Former France defender Lilian Thuram has announced his retirement from football.
The 36-year-old, who won a national-record 142 caps for Les Bleus, is quitting following the discovery of a cardiac malformation during a medical taken in June ahead of a prospective move to Paris St Germain.
Having been given the results of a second round of tests a month on, Thuram has chosen to hang up his boots.
He announced his decision at a hastily-convened press conference at the Parc des Princes on Friday.
The heart problem that medical tests detected in June is similar to the one that led to his brother collapsing and dying on a basketball court.
Other members of his family have also suffered from the condition.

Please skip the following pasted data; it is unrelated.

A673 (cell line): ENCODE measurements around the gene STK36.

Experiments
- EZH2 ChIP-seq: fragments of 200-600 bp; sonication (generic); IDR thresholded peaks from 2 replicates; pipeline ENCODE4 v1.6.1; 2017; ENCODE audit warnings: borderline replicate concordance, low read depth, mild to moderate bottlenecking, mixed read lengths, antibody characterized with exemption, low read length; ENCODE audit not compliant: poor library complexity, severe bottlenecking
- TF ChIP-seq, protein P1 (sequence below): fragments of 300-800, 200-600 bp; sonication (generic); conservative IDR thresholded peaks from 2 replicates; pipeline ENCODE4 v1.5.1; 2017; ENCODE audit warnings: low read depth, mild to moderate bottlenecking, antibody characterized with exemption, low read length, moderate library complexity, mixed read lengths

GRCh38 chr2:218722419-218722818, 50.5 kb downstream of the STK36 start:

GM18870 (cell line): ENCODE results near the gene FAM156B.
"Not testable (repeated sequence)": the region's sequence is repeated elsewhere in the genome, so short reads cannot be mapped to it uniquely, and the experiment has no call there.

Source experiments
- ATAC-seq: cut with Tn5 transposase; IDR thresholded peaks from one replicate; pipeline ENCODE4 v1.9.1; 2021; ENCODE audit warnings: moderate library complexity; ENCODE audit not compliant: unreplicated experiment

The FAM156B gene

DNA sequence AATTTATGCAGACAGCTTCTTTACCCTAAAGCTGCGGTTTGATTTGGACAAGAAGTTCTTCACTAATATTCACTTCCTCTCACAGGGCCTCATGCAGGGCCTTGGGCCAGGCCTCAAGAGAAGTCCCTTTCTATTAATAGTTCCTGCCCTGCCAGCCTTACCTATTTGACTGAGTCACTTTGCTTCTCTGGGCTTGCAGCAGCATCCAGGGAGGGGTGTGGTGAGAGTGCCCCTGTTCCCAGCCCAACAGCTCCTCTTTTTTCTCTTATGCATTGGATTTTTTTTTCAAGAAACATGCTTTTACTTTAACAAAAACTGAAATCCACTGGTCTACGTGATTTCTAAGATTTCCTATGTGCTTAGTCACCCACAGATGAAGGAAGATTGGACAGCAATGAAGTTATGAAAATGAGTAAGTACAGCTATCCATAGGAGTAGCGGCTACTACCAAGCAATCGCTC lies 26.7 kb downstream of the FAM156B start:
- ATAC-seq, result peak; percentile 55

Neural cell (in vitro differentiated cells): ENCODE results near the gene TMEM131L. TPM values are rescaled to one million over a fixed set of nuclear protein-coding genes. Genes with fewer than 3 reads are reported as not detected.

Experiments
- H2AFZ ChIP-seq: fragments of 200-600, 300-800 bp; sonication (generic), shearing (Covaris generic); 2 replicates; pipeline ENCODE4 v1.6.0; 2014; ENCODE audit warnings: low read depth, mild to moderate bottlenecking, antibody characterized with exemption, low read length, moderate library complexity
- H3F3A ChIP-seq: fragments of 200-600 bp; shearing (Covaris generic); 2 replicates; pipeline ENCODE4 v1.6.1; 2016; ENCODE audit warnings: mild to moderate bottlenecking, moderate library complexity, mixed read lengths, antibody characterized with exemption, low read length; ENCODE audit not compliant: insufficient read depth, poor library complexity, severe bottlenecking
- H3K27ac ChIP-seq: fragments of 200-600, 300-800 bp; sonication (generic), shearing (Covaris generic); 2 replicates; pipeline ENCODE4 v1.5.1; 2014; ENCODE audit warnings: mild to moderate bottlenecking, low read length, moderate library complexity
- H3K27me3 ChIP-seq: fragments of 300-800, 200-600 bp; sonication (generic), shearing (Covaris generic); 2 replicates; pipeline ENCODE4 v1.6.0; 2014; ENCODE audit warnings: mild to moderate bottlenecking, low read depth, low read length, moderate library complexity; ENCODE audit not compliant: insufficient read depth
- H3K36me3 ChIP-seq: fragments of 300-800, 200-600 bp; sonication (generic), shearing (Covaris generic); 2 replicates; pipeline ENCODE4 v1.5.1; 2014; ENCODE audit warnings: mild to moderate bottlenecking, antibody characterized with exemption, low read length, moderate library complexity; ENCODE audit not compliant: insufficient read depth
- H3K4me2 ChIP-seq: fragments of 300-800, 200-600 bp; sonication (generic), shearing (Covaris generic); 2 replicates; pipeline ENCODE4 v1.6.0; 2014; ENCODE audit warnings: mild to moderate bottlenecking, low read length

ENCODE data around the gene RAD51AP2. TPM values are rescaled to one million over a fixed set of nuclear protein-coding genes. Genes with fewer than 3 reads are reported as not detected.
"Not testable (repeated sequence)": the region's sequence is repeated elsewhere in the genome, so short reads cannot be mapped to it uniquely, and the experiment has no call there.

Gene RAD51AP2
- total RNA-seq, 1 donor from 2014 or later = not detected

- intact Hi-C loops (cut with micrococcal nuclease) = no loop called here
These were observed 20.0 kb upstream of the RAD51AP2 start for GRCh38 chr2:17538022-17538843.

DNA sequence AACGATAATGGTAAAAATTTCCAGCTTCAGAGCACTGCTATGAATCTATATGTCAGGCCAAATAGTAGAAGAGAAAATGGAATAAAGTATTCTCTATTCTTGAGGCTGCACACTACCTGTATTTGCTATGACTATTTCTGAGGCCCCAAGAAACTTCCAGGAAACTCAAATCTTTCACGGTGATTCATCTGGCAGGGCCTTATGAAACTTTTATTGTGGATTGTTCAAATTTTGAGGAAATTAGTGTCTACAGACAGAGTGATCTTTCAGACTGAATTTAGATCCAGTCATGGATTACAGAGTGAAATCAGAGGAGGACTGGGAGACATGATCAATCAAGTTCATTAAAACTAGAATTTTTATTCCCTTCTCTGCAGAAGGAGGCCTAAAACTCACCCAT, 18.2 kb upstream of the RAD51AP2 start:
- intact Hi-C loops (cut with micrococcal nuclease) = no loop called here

Thuram will go down as one of France's greatest players.
He began his career at Monaco in 1990 before moving to Italy in 1996 to play for Parma and then Juventus.
He joined Spanish club Barcelona in 2006 and was ready to pen a one-year deal with PSG, with the option of a further 12 months, before his heart condition was detected.
Thuram won the World Cup with France in 1998, and then the European Championships two years later.
His last appearance for Les Bleus came six weeks ago, in France's 4-1 defeat to Holland in Euro 2008.
Following France's early elimination from the tournament, he chose to retire from international football for the second time - after doing so previously in 2004.